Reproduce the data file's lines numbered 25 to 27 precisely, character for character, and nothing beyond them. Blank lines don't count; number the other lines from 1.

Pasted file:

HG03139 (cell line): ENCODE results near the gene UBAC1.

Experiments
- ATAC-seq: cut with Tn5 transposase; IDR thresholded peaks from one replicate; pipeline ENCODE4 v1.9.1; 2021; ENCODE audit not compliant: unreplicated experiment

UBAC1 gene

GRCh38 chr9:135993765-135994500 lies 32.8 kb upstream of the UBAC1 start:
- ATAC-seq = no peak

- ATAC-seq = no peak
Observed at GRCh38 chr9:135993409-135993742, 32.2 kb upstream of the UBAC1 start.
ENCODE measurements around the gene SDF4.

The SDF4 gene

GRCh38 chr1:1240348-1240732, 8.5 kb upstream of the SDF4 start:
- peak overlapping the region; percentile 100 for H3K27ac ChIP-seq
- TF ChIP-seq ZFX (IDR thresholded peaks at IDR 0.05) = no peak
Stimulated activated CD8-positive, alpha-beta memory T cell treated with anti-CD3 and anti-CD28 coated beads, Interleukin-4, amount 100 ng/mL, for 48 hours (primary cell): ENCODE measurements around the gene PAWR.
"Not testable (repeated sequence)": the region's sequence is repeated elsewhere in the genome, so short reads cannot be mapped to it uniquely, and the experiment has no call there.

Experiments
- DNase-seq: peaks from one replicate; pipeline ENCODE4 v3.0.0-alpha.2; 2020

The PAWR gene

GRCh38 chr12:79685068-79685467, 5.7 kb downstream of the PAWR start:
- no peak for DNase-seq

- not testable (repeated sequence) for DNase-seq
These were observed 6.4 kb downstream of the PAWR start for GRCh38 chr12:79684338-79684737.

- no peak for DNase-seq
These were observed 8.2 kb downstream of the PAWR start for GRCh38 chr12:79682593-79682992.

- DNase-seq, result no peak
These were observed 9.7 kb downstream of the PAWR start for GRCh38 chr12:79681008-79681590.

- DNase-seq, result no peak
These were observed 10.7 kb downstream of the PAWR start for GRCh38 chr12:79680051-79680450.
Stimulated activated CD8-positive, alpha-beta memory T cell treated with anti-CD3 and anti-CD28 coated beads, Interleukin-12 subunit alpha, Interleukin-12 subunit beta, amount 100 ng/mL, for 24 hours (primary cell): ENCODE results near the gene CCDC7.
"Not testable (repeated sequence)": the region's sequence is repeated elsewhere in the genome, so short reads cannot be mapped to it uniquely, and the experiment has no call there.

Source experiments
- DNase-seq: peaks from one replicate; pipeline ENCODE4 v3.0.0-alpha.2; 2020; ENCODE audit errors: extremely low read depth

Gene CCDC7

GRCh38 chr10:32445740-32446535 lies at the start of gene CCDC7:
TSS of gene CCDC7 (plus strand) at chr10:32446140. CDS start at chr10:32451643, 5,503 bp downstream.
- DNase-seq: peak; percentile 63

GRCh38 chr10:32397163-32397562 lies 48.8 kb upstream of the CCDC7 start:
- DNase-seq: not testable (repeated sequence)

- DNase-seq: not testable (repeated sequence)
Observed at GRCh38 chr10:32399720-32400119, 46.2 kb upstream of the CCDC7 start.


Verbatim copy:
- DNase-seq, result no peak
These were observed 9.7 kb downstream of the PAWR start for GRCh38 chr12:79681008-79681590.

- DNase-seq, result no peak